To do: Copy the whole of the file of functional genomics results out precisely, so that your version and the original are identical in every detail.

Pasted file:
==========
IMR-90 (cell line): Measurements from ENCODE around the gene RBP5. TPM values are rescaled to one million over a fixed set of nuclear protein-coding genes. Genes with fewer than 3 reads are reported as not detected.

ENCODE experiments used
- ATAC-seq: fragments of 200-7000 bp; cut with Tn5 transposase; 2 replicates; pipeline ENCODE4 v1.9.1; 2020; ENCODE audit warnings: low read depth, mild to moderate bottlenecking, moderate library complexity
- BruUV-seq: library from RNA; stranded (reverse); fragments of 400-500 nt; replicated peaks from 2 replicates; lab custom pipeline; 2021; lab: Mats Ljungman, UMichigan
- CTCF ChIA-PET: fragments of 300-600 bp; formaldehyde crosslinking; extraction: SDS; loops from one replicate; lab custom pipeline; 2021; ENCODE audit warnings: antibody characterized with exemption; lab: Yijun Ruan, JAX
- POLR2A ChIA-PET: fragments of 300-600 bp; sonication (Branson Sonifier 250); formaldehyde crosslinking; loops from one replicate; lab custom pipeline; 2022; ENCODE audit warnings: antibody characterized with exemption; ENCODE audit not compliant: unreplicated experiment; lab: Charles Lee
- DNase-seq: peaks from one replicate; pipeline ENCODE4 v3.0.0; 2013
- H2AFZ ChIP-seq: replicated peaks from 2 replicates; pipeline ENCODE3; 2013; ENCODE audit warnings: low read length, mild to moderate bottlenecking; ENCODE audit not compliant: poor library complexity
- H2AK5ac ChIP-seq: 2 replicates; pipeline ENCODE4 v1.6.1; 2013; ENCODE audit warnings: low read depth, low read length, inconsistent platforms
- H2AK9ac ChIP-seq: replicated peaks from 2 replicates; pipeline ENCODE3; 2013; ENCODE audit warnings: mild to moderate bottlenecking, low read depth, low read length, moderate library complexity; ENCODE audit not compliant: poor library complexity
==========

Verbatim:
IMR-90 (cell line): Measurements from ENCODE around the gene RBP5. TPM values are rescaled to one million over a fixed set of nuclear protein-coding genes. Genes with fewer than 3 reads are reported as not detected.

ENCODE experiments used
- ATAC-seq: fragments of 200-7000 bp; cut with Tn5 transposase; 2 replicates; pipeline ENCODE4 v1.9.1; 2020; ENCODE audit warnings: low read depth, mild to moderate bottlenecking, moderate library complexity
- BruUV-seq: library from RNA; stranded (reverse); fragments of 400-500 nt; replicated peaks from 2 replicates; lab custom pipeline; 2021; lab: Mats Ljungman, UMichigan
- CTCF ChIA-PET: fragments of 300-600 bp; formaldehyde crosslinking; extraction: SDS; loops from one replicate; lab custom pipeline; 2021; ENCODE audit warnings: antibody characterized with exemption; lab: Yijun Ruan, JAX
- POLR2A ChIA-PET: fragments of 300-600 bp; sonication (Branson Sonifier 250); formaldehyde crosslinking; loops from one replicate; lab custom pipeline; 2022; ENCODE audit warnings: antibody characterized with exemption; ENCODE audit not compliant: unreplicated experiment; lab: Charles Lee
- DNase-seq: peaks from one replicate; pipeline ENCODE4 v3.0.0; 2013
- H2AFZ ChIP-seq: replicated peaks from 2 replicates; pipeline ENCODE3; 2013; ENCODE audit warnings: low read length, mild to moderate bottlenecking; ENCODE audit not compliant: poor library complexity
- H2AK5ac ChIP-seq: 2 replicates; pipeline ENCODE4 v1.6.1; 2013; ENCODE audit warnings: low read depth, low read length, inconsistent platforms
- H2AK9ac ChIP-seq: replicated peaks from 2 replicates; pipeline ENCODE3; 2013; ENCODE audit warnings: mild to moderate bottlenecking, low read depth, low read length, moderate library complexity; ENCODE audit not compliant: poor library complexity